As goofy and hokey as the morality-play-in-space thing was, I never realized how much I depended on that solid idealistic core being there until the reboot just made Kirk an oversexed tool; he was ALWAYS an oversexed tool, but without that idealism underneath it, it's a lot more grating, I guess.
(And yeah, McCoy? Such a racist against Vulcans. It grates when I watch it now.)
It's always so hilarious to me to watch the series and recognize it as such a milestone in terms of race relations on television, and yet it's so far behind the curve now. They had the first televised inter-racial kiss in American history, but Uhura and Sulu were just there most of the time, and in terms of women's roles, don't get me started. I'm still heartbroken to look back and think of how groundbreaking they could have been if they'd used Number One. They tried so, so hard, and I love them for it even as I see all the stuff that just wouldn't fly today.
I can't help but wish that the rebooted movie would have had that same spirit; the fact that they didn't racially diversify any further than the original series did, and that they not only kept the women's miniskirts but removed the sleeves-- and the rank stripes that went on them, kind of hurts my soul. I enjoyed the movie, but it really made me miss the way the original show always tried so hard. It got hokey and goofy, but their hearts were in the right place.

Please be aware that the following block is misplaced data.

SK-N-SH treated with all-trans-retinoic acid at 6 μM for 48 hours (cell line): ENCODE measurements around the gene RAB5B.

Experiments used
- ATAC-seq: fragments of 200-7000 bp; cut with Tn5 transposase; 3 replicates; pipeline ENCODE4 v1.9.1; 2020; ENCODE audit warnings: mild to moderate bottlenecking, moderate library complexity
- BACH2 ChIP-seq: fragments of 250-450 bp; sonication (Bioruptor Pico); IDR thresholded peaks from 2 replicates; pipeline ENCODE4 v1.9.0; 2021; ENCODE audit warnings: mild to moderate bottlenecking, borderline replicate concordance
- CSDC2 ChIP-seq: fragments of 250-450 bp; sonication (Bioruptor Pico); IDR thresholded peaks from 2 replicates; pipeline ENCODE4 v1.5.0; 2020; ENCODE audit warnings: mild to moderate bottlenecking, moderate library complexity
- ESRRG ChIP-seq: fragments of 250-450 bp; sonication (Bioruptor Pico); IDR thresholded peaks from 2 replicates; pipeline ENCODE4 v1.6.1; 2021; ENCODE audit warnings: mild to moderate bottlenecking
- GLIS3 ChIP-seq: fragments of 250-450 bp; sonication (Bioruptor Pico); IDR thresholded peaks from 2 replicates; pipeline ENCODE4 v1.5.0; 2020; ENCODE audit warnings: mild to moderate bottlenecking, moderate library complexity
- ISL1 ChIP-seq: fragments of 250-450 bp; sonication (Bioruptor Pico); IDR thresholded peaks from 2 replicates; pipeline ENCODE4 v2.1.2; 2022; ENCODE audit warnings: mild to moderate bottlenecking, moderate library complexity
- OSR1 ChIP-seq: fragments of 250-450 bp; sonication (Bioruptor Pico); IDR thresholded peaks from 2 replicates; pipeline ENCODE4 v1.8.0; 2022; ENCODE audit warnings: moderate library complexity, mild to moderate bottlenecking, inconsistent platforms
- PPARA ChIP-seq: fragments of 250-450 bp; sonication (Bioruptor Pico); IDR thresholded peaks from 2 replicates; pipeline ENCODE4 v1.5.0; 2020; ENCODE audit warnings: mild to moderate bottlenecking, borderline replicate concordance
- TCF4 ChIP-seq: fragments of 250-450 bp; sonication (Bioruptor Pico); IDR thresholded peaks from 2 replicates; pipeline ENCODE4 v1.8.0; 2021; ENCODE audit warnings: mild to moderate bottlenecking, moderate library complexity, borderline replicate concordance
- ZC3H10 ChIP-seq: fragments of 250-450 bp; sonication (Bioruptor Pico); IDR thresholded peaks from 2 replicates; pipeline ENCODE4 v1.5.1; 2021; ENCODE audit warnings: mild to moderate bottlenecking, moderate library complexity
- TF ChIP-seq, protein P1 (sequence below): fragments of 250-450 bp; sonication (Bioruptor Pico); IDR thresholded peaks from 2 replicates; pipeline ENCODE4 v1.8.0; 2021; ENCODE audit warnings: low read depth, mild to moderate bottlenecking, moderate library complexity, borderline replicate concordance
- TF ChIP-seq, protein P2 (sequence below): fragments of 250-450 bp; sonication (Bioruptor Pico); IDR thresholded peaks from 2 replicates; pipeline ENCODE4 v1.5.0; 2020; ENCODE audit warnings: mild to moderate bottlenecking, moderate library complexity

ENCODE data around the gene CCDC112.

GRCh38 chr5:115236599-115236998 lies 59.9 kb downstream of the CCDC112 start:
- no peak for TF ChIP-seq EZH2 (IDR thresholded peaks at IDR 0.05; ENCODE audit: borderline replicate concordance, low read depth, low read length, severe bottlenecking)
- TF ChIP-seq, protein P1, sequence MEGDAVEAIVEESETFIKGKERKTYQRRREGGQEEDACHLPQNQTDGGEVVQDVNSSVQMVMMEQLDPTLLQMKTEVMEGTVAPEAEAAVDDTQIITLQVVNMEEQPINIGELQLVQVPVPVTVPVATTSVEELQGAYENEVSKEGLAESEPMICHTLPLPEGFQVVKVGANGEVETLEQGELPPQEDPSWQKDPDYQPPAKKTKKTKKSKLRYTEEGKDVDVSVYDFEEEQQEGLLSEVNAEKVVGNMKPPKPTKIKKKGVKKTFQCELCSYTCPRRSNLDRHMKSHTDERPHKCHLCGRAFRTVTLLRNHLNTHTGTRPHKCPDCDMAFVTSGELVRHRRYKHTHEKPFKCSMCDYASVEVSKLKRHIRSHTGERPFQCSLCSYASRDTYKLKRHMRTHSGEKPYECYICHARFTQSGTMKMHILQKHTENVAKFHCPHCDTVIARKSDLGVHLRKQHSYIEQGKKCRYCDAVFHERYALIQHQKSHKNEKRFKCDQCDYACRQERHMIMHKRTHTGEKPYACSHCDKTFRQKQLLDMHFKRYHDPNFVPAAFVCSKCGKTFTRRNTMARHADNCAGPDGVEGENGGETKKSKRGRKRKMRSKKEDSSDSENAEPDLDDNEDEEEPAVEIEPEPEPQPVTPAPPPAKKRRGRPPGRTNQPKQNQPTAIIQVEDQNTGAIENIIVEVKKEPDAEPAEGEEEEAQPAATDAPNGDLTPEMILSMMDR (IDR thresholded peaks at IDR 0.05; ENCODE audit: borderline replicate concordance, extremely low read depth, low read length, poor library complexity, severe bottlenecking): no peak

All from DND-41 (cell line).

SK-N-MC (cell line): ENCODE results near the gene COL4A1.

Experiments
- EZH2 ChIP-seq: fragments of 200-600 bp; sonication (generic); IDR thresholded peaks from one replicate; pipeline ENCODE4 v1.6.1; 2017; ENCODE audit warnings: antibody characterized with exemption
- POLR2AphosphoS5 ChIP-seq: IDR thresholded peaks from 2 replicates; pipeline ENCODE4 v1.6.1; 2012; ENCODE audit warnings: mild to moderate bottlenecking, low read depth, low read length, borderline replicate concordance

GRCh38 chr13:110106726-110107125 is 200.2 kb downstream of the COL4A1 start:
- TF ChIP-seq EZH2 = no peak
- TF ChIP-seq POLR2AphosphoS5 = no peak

the reboot just made Kirk an oversexed tool; he was ALWAYS an oversexed tool, but without that idealism underneath it, it's a lot more grating, I guess.
Yeah, I'm interested to watch the movie again and compare the characters. Kirk definitely doesn't seem to have that underlying idealism, but he's a young pup. He may learn it yet.
|Date:||July 3rd, 2009 04:49 am (UTC)|| |
When you're ready for more...
Be sure to take a stab at Star Trek: The Next Generation. Easily my favorite of the various star trek series, got my pick for the best captain, makes far better use of the secondary characters, etc. Definitely, part of the appeal for me is that the show almost perfectly corresponded with my teenage years, so it was a show that I really grew up with, and one that probably has had as much of an effect on me as any TV show.
I think you'd dig the recurring character of "Q".
Oh, and while we're star trekkin', here's a song for you...
Re: When you're ready for more...
Ha, that song is pretty awesome.
I grew up watching these, and it's fun to re-visit them with you! You're like a tour guide for my childhood, or something. I only just recently found out that Shatner was a classically trained Shakespearean actor, and that the Kirkian delivery for which he has been roundly and continually mocked was in fact a deliberate choice. I love that you got what Shatner was really going for.